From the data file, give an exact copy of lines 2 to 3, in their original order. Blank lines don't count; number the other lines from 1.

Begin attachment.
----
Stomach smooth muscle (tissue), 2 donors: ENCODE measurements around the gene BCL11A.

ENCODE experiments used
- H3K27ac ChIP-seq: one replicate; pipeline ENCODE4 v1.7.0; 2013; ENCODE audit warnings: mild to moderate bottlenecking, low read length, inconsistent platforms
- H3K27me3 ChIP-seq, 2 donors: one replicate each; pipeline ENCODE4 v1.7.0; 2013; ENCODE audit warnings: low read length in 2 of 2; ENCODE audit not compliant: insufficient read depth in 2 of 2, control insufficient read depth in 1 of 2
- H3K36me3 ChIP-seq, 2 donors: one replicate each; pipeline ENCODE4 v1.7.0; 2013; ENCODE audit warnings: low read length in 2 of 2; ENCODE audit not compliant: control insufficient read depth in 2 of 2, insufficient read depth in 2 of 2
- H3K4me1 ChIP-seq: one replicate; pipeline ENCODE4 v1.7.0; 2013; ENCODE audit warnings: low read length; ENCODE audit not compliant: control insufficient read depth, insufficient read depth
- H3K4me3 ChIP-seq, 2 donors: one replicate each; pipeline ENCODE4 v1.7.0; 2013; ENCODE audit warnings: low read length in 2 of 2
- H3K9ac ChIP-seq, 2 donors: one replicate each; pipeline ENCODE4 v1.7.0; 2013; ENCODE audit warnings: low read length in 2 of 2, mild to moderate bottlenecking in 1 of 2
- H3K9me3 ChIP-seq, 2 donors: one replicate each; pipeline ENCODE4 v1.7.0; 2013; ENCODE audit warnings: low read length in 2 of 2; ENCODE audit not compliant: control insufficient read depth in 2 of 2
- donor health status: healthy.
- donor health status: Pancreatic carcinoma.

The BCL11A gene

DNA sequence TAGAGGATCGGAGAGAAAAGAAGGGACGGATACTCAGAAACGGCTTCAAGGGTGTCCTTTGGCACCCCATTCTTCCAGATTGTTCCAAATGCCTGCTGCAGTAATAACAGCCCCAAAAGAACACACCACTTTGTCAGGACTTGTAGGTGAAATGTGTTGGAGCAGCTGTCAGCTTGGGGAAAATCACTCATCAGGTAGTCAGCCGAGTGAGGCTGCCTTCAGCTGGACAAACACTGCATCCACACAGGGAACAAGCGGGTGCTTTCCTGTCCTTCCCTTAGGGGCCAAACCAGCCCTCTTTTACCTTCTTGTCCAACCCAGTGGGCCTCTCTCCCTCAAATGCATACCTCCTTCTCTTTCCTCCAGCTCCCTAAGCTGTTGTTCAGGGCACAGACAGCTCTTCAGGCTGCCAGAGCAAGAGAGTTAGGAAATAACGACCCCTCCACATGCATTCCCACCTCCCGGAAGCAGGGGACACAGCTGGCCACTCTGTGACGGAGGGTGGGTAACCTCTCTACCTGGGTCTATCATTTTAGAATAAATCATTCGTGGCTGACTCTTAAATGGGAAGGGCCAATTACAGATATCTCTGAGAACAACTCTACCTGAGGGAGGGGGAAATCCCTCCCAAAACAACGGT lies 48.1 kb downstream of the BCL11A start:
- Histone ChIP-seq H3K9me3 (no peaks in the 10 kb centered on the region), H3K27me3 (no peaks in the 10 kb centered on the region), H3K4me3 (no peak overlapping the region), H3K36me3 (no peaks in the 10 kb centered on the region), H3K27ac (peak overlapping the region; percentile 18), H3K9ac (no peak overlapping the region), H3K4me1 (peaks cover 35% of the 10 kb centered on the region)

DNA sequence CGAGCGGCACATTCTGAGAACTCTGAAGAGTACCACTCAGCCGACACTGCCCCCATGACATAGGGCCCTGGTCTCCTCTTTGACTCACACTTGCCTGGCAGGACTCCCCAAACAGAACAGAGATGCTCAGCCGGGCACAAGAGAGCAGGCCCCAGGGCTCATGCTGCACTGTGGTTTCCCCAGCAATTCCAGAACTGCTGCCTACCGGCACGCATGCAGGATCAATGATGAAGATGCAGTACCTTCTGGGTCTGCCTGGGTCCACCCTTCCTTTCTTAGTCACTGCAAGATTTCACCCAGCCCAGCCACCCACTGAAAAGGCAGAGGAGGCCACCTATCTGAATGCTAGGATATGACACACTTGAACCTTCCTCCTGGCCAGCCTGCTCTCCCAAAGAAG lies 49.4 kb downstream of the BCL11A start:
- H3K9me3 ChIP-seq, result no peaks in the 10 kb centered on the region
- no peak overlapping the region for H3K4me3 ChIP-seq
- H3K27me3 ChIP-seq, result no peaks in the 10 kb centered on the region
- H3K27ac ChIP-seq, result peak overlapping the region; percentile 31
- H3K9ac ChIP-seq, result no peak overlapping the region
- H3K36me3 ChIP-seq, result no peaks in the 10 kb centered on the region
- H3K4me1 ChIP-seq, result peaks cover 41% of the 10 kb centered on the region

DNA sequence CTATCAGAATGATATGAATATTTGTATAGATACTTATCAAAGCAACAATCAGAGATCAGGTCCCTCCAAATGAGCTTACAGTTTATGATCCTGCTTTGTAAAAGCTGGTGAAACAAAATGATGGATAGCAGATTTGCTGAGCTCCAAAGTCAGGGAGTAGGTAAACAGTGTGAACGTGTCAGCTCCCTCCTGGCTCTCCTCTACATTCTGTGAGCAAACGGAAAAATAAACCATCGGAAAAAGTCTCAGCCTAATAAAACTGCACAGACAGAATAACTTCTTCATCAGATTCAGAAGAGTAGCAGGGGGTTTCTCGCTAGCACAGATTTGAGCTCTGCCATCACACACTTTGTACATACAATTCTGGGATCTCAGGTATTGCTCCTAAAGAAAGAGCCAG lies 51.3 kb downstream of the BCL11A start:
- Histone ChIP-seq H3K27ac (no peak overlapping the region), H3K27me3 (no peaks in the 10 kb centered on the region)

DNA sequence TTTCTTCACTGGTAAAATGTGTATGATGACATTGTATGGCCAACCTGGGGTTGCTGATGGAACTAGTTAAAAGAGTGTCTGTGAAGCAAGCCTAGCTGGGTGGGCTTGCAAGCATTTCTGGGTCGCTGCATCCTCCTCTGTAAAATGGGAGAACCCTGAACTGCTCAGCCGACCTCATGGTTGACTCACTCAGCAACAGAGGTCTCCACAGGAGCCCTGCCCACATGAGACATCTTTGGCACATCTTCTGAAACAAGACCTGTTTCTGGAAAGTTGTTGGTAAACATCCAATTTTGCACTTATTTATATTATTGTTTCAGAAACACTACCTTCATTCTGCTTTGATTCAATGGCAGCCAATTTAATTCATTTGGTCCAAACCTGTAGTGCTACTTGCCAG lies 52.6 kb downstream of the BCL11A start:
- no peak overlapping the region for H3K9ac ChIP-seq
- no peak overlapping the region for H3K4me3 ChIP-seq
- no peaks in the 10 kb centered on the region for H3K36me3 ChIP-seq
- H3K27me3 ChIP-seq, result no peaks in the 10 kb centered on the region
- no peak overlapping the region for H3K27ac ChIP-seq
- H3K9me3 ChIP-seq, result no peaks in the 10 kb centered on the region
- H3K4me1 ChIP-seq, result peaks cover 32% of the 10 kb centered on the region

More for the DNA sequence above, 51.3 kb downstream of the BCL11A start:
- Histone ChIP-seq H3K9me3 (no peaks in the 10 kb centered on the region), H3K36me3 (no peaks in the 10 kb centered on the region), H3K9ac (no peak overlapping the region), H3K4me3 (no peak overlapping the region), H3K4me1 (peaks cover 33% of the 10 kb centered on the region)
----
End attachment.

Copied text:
ENCODE experiments used
- H3K27ac ChIP-seq: one replicate; pipeline ENCODE4 v1.7.0; 2013; ENCODE audit warnings: mild to moderate bottlenecking, low read length, inconsistent platforms